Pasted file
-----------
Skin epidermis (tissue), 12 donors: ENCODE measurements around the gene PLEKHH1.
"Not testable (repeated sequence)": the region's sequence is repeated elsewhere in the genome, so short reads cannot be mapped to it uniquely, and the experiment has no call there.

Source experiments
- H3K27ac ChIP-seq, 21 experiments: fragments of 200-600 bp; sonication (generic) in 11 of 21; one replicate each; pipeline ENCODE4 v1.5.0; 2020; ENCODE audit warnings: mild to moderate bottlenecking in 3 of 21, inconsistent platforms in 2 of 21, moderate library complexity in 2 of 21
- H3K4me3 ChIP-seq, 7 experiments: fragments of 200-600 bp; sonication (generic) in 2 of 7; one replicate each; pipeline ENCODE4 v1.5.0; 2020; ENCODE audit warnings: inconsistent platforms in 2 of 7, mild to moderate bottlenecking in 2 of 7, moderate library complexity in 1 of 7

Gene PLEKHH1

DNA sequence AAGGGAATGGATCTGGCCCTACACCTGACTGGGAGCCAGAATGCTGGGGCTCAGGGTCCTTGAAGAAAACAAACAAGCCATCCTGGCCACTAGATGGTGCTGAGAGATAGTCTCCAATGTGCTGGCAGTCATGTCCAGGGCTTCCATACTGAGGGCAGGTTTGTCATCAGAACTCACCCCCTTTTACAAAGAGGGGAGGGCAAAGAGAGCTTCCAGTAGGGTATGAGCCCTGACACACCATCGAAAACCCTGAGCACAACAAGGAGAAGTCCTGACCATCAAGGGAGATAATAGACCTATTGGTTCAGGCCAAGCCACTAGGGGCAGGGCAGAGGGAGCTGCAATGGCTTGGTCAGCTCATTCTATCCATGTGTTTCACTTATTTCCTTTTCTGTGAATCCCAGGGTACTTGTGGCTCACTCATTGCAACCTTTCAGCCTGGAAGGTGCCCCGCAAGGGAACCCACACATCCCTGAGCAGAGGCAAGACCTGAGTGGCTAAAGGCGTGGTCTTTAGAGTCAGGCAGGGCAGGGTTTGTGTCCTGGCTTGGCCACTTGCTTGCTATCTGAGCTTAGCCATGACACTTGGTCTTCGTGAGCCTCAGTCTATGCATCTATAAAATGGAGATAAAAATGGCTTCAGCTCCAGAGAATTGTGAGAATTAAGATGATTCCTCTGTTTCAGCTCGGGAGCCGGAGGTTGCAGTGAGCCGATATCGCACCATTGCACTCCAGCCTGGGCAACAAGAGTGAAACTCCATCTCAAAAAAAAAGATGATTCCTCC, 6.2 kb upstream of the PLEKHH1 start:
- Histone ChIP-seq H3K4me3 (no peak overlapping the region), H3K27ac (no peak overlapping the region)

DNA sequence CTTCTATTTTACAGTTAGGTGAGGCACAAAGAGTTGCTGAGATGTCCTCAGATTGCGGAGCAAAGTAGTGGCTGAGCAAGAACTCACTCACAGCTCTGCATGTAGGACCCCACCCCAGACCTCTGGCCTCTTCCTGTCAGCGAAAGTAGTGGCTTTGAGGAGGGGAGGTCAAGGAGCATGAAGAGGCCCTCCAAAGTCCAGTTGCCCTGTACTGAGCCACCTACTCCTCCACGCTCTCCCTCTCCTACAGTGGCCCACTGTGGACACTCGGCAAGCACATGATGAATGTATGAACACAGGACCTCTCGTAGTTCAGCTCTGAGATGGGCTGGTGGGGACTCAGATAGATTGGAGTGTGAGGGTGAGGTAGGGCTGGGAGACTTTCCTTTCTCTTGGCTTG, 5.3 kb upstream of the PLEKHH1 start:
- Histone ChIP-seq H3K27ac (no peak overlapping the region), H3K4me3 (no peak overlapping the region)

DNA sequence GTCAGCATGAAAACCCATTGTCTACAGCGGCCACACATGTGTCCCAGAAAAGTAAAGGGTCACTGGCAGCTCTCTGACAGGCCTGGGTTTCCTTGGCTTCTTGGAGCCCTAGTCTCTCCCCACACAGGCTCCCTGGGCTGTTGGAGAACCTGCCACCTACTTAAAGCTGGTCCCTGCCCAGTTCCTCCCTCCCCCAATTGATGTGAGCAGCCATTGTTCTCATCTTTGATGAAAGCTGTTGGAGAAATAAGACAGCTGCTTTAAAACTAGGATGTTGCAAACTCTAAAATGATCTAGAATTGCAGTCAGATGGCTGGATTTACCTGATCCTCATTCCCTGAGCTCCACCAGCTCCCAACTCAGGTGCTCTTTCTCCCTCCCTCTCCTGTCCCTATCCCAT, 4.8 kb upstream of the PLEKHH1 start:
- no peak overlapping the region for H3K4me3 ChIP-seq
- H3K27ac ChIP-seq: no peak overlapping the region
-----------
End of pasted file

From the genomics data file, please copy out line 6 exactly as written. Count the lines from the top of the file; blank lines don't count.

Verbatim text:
Gene PLEKHH1